“More stressful since the fire.” About half of people said either often or very often. More than three-quarters said that they felt like sometimes, often, or very often their jobs were more stressful since the fire. Honestly, I’m surprised it wasn’t 100%. And I think that the fact that it’s not 100% is one of the things that we’re going to look at in just a second.
“I feel worn out because of my work as a helper.” Again, the fact that we’re acknowledging this is part of the process of healing from this, too. Giving people the chance to respond to questions like this. So again, about half, they’re worn out. About two-thirds, three-quarters feel at least sometimes that they’re worn out. Honestly, as an educator, I don’t know that there’d be any time of any year that we wouldn’t have at least a third of people saying, “Yeah, I’m worn out.” Education is difficult work.
“Believe I can make a difference in my work.” So this is really an important one, too, because still people are believing in their own power to support kids and make a difference in the world, make a difference in the community. That’s a powerful statement to me, that people…Look at this, over three-quarters are saying either often or very often I feel like I make a difference for my work. Almost everybody said at least sometimes they feel that, that’s amazing.
And then “I’m a very caring person,” you can see super high. “I’m happy I chose this work,” pretty darn high still. And this is a year into this post-fire chaos that was going on. And it was still incredibly chaotic. Of course, all of this is now colored by COVID since this was done. So that’s where we are with the ProQOL, how some of those answers came back.
And then these are the subscales we mentioned earlier. So you have the Compassion Satisfaction Scale. Look at that, moderate to high, almost 100%. Secondary Traumatic Scale, there’s no way we would’ve guessed that it would be this low, that that few people in that little red slice there would report high in terms of secondary traumatic stress. Same way with the Burnout Scale, the fact that after a year of dealing with the fire, that we had those strong numbers in terms of the wellness of the people represented was amazing. And I think it’s a reflection of who we all are as educators, anyway. And I also think it’s a reflection of the way that Paradise Unified, the way that Butte County as a whole, gathered together to support one another, and dealt with this stuff and said, “We’re not just going to support kids. We’re not just focused on getting kids back in school, but we’re focused on wellness and taking care of each other.”
When we did the narrative questions, we got to these kinds of things. Part of that was just curiosity, “What are they going to say? How are people doing? Will they tell us?” Part of it was to be able to report back to them, “These are the things you’re telling, and these are the ways that we’re going to try to address those.” More counseling for staff was one of the things that hit us from basically the very beginning of this disaster was the staff was clearly needy, and also clearly expressing that need. Of course, they want to support the students as well. Mental health days without guilt, still something that we struggle with. Just this fall we were saying probably one of the best things we could do for teachers is not training, is really going to be, “Can we give them just a day off to take care of themselves, take care of each other?”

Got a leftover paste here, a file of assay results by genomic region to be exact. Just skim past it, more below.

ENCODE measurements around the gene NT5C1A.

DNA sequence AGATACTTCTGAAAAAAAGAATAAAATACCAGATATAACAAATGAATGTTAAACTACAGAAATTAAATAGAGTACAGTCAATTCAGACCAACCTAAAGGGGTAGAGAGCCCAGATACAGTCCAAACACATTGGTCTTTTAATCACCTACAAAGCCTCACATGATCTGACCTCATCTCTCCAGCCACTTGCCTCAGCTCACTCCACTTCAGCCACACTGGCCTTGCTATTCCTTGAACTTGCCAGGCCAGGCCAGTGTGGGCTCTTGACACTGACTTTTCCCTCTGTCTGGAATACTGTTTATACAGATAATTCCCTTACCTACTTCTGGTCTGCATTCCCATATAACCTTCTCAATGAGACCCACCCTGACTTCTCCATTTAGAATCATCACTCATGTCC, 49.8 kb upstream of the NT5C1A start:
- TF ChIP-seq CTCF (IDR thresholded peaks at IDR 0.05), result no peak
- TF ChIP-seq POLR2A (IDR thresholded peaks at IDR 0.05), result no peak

The next one, the self-care stuff. The self-care became really big, but I want to caution on that because we talk an awful lot about self-care, and I think that without each-other care, self-care is going to become empty. And people did sometimes express that in all of this talk about self-care, is it just …. is starting to get old. But these are some of the ways that we did it. We set up CrossFit activities. We got people into gyms, or had gym folks come to the site to do this. We set up even massages, we set up group walks, those kinds of things. All of that was part of that therapeutic process. And when you can do it together as a staff, then that promotes the healing even more.
But, as you can see, it gets down to a year later and I would venture to guess still now people don’t have homes. As of last fall, we were only at about 10% rebuilt. Career change, very few said that, but it was in there. Smaller classes, which actually it kind of accidentally happened for a little while because staffing remained the same while fewer students returned. Something as simple as a lunch, or a coffee, and a “thank you” from the district office, can’t tell you how many times we’ve heard that. We even used some grant funds to support that process, so that’s one of those things that’s so easy to forget as a district or site-level administrator is just a simple, very obvious, “Thank you.”